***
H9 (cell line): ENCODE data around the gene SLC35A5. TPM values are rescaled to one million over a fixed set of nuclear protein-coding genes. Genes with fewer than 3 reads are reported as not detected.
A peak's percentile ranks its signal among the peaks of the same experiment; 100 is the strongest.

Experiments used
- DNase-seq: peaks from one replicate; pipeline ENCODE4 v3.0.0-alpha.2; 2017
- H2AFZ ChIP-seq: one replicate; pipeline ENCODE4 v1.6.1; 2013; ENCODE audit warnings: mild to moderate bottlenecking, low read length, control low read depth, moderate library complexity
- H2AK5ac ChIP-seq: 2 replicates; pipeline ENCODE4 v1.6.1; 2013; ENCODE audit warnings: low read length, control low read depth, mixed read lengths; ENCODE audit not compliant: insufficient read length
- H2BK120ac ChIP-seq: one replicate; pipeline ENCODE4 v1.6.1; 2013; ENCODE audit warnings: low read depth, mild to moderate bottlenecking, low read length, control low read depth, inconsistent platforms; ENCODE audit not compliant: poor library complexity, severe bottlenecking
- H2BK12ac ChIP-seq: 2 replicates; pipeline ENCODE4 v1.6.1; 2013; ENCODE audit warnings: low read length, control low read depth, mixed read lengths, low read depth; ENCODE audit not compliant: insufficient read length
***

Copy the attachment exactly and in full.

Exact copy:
H9 (cell line): ENCODE data around the gene SLC35A5. TPM values are rescaled to one million over a fixed set of nuclear protein-coding genes. Genes with fewer than 3 reads are reported as not detected.
A peak's percentile ranks its signal among the peaks of the same experiment; 100 is the strongest.

Experiments used
- DNase-seq: peaks from one replicate; pipeline ENCODE4 v3.0.0-alpha.2; 2017
- H2AFZ ChIP-seq: one replicate; pipeline ENCODE4 v1.6.1; 2013; ENCODE audit warnings: mild to moderate bottlenecking, low read length, control low read depth, moderate library complexity
- H2AK5ac ChIP-seq: 2 replicates; pipeline ENCODE4 v1.6.1; 2013; ENCODE audit warnings: low read length, control low read depth, mixed read lengths; ENCODE audit not compliant: insufficient read length
- H2BK120ac ChIP-seq: one replicate; pipeline ENCODE4 v1.6.1; 2013; ENCODE audit warnings: low read depth, mild to moderate bottlenecking, low read length, control low read depth, inconsistent platforms; ENCODE audit not compliant: poor library complexity, severe bottlenecking
- H2BK12ac ChIP-seq: 2 replicates; pipeline ENCODE4 v1.6.1; 2013; ENCODE audit warnings: low read length, control low read depth, mixed read lengths, low read depth; ENCODE audit not compliant: insufficient read length